Monday, June 23, 2008

Climate Change and the Olympics

As Betty and Bimbo and Cocoa (the dog, not the clown) watched the 7 o'clock news on CNN last night, they caught depressing story after depressing story, each registering a different degree of sadness, but striking a common chord: climate change. From the floods in the Midwest to the fights over Brazilian forests to the latest typhoon in the Philippines, to the tanking (no pun intended) of economies everywhere, we may draw the a common conclusion: climate change is upon us, and accelerating towards an unknown future.

Last week Betty read that the coach of the Australian Olympic Track & Field team would be forbidding his athletes from attending the opening ceremonies of the 2008 Beijing Games for the very simple reason that Beijing's air quality is unquestionably harmful to human lungs. International agencies like the World Bank and the United Nations consistently rank Beijing's air among the world's worst. So the Australian coach is forbidding his athletes from arriving in Beijing until the second week of the games, when they'll be competing.

Last year, IOC Chief Jacques Rogge had said that endurance events could be postponed or cancelled to protect competitors' health during the August 8-24 Games. In startled response, hoping to avoid this kind of embarrassment, Beijing announced that it will ban around half the city's three-million-plus cars from the roads during the Games. Plus, many factories will be closed down and all construction work ordered to halt. Needless to say, many Chinese workers who depend on construction for paltry incomes are unhappy about this, and this official temporary ban on construction offers no long-term solution to anything.

More guest-host trouble broke out last week, when even more Australian teams followed the track squad's lead and announced -- with great delicacy -- that they, too, will refrain from the opening week's events, including the opening ceremonies. The teams will either stay INDOORS in Beijing and prepare to compete all week (gymnasts, basketball players) or arrive in Beijing for the second week only (cyclists, runners, and all other outdoor athletes who need to breathe air that is not the color of mud).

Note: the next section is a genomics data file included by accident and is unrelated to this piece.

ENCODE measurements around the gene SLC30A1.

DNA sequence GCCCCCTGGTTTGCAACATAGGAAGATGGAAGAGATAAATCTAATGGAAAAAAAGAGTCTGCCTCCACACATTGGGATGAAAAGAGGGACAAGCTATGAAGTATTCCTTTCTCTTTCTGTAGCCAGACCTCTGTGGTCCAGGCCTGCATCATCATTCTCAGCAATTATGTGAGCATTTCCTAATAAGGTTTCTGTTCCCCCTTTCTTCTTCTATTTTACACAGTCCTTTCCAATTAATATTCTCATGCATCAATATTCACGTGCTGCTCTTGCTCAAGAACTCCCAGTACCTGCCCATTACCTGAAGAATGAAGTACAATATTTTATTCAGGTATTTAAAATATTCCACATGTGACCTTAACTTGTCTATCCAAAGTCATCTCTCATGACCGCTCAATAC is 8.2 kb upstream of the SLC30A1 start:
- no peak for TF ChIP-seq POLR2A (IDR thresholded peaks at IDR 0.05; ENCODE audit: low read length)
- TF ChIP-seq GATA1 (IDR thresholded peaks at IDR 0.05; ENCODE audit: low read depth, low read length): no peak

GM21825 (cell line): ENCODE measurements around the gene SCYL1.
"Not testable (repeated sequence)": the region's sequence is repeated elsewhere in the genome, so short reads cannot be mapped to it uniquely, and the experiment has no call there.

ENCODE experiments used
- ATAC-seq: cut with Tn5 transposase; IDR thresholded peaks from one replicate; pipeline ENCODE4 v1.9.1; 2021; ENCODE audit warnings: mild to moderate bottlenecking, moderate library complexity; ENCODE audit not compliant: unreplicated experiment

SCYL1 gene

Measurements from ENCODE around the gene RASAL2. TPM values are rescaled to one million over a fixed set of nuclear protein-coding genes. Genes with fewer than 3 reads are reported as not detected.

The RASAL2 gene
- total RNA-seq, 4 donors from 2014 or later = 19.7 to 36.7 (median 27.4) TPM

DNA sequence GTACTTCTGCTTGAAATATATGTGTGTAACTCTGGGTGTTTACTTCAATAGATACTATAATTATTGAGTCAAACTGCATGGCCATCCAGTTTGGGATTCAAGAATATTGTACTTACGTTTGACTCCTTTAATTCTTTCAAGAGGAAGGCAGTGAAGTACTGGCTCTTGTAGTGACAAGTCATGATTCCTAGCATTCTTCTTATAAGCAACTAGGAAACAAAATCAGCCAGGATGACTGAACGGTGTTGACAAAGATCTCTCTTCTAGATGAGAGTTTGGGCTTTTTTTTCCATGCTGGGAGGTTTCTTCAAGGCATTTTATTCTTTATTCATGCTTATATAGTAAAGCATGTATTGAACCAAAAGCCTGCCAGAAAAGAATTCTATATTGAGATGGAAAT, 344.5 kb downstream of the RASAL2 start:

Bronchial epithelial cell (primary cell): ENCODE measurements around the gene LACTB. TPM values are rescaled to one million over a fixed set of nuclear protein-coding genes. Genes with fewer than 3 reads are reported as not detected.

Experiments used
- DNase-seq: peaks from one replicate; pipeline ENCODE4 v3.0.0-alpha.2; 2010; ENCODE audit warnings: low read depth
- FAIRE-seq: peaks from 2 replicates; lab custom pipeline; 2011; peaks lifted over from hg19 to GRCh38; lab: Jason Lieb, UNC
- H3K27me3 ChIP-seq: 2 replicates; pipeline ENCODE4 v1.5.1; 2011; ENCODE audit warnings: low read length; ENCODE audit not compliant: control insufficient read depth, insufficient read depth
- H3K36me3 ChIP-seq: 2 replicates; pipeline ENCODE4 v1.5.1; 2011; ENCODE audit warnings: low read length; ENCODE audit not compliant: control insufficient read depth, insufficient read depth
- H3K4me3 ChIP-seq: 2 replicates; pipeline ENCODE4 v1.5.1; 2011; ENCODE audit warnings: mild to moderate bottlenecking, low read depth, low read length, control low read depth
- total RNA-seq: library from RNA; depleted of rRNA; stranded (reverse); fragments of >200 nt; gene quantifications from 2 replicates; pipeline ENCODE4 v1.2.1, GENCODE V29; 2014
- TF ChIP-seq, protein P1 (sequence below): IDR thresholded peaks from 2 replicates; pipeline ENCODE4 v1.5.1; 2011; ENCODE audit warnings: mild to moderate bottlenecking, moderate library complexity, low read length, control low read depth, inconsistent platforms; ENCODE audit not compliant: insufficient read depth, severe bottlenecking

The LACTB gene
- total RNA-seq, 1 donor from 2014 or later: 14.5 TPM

The Olympic organizing committee in Beijing is pissed, and has issued statements attempting to guilt-trip the Australian Olympians into appearing (for the world) at the opening ceremonies.

One spokesman said: "We need, as a human family, to be together in a place and not think about all the things in the world that divide us." Click on the link above for more - the same spokesman even suggests that Australia owes China an appearance at the opening ceremonies, since China posed no embarrassing problems as a guest at the Sydney games in 2000!

I can only conclude from all this pussyfooting and the frantic, extreme, and temporary anti-smog measures imposed by the Beijing organizers that the spirit behind the 2008 Olympic games is hollow, hypocritical and corrupt. On the part of the Chinese or the local Beijing government, there is no intention of taking measures to fight climate change in a sustainable way -- say, by encouraging less consumption or discouraging new polluting factories that are spreading like wildfire across the country. Of course, this is all linked to the global march of capitalism that is exploding in China right now, but that's a blog post (or a dissertation) for another day.

Right now, we need to acknowledge the absurdity of sending athletes -- not mere diplomats, but ATHLETES -- to compete in a place that does not have enough clean air for people -- let alone Olympic runners -- to breathe safely. We need to understand that the organizing committee is panicking because one team has decided that they are going to compete with their lungs intact. We need, as a human family, to be together in our constant and vocal opposition to the Beijing Olympics in 2008.

And if we do tune in for the sports, let's remember to root hard for Australia -- although they probably won't need it.


Nancy D., Girl Detective said...

China presents a frightening environmental picture, and they've eclipsed us on greenhouse gas output...but keep in mind that their per capita pollution is still well below that of the United States. I think it's fair for them to want to grow their economy, but we better find some pretty enticing incentives for them not to pollute their way to wealth, because that country has got a hell of a lot of coal to burn.

betty said...

Well said, NDGD.

The blame lies squarely with the Chinese government and its "build n' burn" rabidity, not so much with the people and their (per capita) choices/spending abilities. But as China becomes wealthier, we'll see them approache us in per capita waste.